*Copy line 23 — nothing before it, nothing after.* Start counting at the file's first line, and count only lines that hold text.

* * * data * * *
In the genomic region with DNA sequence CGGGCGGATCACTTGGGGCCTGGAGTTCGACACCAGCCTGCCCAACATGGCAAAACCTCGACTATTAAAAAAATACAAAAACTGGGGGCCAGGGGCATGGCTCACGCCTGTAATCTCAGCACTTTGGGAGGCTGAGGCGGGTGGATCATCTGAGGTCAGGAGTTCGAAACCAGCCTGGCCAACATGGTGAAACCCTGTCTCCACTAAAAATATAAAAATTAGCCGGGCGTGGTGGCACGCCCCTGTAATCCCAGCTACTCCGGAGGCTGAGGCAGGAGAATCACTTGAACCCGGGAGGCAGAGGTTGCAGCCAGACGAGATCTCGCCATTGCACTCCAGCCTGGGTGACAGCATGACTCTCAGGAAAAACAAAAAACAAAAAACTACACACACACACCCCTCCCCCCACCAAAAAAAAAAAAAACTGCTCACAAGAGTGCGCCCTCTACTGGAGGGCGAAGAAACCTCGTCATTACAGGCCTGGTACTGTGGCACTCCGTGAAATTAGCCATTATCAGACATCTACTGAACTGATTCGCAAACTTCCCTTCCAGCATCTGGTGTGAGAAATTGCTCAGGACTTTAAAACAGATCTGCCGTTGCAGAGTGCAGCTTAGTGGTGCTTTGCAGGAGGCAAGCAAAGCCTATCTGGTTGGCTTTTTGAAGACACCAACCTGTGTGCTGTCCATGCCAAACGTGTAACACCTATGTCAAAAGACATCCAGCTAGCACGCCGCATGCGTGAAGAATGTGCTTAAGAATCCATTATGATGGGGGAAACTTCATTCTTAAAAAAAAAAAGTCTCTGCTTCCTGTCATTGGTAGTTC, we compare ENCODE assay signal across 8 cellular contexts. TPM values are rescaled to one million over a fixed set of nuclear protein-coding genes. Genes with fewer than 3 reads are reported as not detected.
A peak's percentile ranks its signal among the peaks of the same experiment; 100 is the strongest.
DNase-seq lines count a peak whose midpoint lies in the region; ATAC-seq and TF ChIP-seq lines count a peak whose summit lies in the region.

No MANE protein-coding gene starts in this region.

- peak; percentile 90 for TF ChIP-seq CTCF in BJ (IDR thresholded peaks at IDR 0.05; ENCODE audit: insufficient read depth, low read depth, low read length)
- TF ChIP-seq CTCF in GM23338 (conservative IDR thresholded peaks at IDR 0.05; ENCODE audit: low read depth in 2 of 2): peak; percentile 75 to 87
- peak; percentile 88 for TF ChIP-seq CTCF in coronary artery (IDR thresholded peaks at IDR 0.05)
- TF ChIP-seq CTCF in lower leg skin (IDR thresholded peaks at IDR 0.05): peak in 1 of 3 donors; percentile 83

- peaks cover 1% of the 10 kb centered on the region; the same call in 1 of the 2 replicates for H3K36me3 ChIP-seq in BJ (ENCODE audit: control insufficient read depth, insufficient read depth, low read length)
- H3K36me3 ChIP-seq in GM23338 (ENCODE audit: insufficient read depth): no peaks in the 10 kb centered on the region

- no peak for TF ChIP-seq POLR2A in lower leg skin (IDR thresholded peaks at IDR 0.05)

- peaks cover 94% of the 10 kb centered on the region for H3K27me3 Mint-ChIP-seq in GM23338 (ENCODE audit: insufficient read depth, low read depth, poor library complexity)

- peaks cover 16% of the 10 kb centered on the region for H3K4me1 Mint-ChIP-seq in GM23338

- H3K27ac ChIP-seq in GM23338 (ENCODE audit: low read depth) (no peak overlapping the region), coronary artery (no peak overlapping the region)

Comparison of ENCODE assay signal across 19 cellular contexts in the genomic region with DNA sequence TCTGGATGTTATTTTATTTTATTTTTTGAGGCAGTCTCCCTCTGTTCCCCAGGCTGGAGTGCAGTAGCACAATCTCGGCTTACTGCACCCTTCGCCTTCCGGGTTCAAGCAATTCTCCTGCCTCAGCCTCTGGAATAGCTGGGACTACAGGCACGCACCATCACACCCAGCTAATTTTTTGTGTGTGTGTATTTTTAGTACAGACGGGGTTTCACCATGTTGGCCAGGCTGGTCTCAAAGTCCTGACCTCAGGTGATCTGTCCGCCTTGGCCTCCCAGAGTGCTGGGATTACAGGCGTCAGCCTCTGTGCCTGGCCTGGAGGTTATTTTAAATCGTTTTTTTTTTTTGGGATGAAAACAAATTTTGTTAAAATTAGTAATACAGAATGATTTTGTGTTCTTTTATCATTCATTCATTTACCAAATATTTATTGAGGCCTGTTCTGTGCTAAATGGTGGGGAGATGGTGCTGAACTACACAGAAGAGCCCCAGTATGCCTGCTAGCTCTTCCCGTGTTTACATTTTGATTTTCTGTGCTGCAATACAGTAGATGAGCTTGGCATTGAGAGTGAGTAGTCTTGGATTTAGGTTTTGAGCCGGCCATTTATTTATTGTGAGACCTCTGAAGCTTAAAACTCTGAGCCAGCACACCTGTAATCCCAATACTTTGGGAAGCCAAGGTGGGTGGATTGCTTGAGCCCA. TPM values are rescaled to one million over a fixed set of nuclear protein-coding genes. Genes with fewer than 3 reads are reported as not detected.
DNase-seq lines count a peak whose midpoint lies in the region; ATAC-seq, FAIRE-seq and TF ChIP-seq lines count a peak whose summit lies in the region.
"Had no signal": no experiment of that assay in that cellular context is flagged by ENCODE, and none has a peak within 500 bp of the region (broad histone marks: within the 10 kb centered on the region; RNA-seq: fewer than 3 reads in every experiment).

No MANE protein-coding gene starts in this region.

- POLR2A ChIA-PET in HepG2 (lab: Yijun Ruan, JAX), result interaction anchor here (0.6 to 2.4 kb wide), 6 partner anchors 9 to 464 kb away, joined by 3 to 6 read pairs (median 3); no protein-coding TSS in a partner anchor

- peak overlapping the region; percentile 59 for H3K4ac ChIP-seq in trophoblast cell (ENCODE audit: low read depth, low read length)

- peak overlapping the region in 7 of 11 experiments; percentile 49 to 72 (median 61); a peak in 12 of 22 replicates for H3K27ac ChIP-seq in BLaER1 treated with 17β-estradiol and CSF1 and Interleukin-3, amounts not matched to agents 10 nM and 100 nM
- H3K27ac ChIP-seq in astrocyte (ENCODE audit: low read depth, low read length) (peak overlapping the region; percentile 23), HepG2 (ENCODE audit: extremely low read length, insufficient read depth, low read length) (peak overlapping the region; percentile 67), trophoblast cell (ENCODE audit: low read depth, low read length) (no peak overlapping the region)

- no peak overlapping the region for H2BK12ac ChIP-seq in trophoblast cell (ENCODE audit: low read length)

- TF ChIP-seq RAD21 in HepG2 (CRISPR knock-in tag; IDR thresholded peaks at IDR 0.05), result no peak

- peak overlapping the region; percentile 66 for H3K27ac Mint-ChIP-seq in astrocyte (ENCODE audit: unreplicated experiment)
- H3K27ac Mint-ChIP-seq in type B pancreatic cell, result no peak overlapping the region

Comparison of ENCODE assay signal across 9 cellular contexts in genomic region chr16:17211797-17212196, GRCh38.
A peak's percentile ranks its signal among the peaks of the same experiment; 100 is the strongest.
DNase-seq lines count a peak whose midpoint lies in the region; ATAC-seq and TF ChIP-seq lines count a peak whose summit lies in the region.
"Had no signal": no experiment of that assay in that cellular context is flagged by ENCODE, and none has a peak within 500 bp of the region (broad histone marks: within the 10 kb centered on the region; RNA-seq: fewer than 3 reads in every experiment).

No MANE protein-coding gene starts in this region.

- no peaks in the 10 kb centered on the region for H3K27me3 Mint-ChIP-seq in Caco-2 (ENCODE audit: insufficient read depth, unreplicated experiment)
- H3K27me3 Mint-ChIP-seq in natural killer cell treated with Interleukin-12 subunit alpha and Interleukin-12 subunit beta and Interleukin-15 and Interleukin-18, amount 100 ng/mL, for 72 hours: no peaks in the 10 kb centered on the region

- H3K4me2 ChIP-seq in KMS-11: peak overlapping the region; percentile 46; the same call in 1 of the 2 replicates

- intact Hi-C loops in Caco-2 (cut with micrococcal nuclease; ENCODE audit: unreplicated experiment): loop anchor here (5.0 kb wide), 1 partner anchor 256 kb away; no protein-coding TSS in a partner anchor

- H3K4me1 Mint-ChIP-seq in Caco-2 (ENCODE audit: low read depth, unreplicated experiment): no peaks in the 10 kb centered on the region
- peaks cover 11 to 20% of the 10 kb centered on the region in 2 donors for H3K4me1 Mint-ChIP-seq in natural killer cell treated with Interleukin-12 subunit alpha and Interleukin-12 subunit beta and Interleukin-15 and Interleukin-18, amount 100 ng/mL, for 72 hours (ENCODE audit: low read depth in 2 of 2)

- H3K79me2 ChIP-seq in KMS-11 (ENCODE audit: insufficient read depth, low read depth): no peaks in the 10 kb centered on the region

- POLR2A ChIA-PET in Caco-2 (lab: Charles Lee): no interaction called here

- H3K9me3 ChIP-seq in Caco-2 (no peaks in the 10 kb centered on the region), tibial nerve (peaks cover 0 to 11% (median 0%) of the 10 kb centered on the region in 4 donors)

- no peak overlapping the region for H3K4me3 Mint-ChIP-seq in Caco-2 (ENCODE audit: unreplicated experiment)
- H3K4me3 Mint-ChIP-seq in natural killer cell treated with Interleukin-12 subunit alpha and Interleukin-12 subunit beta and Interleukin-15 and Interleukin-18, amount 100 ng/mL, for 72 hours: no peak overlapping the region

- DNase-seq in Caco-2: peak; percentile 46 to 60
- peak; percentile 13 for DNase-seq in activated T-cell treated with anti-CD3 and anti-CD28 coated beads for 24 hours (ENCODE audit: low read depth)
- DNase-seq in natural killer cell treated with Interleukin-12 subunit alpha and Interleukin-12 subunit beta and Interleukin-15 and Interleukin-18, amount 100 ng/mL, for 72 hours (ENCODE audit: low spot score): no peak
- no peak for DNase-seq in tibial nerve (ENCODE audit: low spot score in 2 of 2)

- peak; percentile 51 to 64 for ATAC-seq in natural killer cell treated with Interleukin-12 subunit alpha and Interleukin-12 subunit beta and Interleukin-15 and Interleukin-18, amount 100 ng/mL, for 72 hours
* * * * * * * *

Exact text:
- no peak overlapping the region for H2BK12ac ChIP-seq in trophoblast cell (ENCODE audit: low read length)